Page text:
• Professors and mentors who provide inspiration, excitement, encouragement, and commitment.
  • Internships, preferably paid at some point, that directly connect university learning with the outside world.
  • Extracurricular activities, including social and special interest clubs, that directly connect learning with social engagement.
  • Long-term projects of a semester or more, including theses and capstone projects, which associate education with “deep learning” and not merely with rushed preparation for exams.
  • On-campus residence.
  • Minimal student loan debt, which is directly related to financial well-being.

The Report suggests that parents and prospective students should make direct inquiries about the best professors in the student’s proposed field of study and their availability; undergrad research programs and the means of gaining mentors; the availability of internships, including some that are paid; the presence of clubs or social groups that align with the student’s interests; and the opportunities for “deep learning” and the ways students can be aware of them and seize the opportunities.

One further implication of the Report is that a dramatic increase in online instruction would seriously diminish the advantages and a residential college experience can have for future workplace engagement and well-being.

In conclusion, we will note that many public honors colleges and programs make all of these elements more accessible, or even a part of their completion requirements.  Many require an honors thesis; they all provide opportunities for social engagement with serious students; most have connections to undergrad researchers and mentors; and most connect their students with small classes and top professors.  In addition, most have special honors residence halls and enhanced opportunities for financial aid, including non-need-based merit aid.

 

Princeton Review: Indiana, Iowa State, Michigan, UT Austin “Great Schools” for Business Majors

The 2015 edition of the Princeton Review takes the most popular college majors and then matches them with the 20 leading universities for those majors, as determined by student surveys and by advisers that the Review uses to assist with the rankings.

Four public universities–Indiana, Iowa State, Michigan, and UT Austin–made the top 20 lists for all three business-related majors covered by the Review: Accounting, Business/Finance, and Marketing.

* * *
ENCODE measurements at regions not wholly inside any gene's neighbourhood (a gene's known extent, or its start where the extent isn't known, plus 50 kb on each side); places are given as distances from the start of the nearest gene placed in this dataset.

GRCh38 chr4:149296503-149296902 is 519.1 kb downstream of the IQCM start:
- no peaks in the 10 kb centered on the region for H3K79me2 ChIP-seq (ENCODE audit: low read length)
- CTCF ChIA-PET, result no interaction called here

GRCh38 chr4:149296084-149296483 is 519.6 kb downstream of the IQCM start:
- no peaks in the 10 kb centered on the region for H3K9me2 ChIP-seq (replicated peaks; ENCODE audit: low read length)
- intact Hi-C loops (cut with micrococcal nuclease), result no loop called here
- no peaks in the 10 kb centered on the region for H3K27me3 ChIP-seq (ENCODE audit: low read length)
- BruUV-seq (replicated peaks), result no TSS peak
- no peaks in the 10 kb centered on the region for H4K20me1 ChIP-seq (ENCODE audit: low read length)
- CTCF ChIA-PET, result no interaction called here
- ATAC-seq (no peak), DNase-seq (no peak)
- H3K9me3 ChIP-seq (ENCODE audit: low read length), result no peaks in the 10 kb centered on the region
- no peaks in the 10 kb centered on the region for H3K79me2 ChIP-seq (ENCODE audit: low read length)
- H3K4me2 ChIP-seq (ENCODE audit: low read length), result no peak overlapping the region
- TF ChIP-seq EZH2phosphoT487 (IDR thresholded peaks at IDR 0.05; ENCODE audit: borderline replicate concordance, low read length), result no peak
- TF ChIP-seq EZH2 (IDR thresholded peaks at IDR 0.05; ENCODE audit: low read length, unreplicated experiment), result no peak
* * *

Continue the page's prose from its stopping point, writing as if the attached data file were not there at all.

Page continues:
In addition, James Madison University, the University of Houston, Michigan State, and Miami University made the top 20 lists in at least two of the business-related fields:

James Madison and the University of Houston–accounting and marketing; Michigan State–accounting and business/finance; and Miami University–business/finance and marketing.

Fifteen additional public universities made one of the top 20 lists:

Clemson, College of Charleston, Penn State, Temple, Texas A&M, Illinois, and UT Dallas–accounting.

Arizona State, Christopher Newport, CUNY Baruch, CUNY Brooklyn, Florida State, Portland State, Ohio University, and UC Berkeley–business/finance.

Central Florida, South Florida, and Mississippi–marketing.

 

 

 

 

 

So Just How Big Are Those Honors Classes, Anyway?

In another post, Honors College, Honors Program–What’s the Difference?, we noted among other things that the average honors class size in public honors colleges is about 19 students per section, and in public honors programs it is about 22 students per section.  These averages are for all honors courses only, not for all courses an honors student might take on the way to graduation.

The averages above include data for the many smaller honors seminars, often interdisciplinary rather than discipline-focused.  The average class size for seminars is in the 14-19 student range.  Please bear in mind that seminars often count for gen ed requirements, and their small size is a big advantage, aside from the advantages of their interdisciplinary approach.

But what about honors class size averages for sections in the major academic disciplines?   Partly in preparation for our new book, we took took the honors sections from 16 of the public universities we will review in the book and then calculated the actual enrollment averages in each section.  The academic disciplines we included were biology and biochemistry; chemistry; computer science and engineering; economics; English; history; math; physics; political science; and psychology.  The honors colleges and programs included three of the largest in the nation, along with several smaller programs.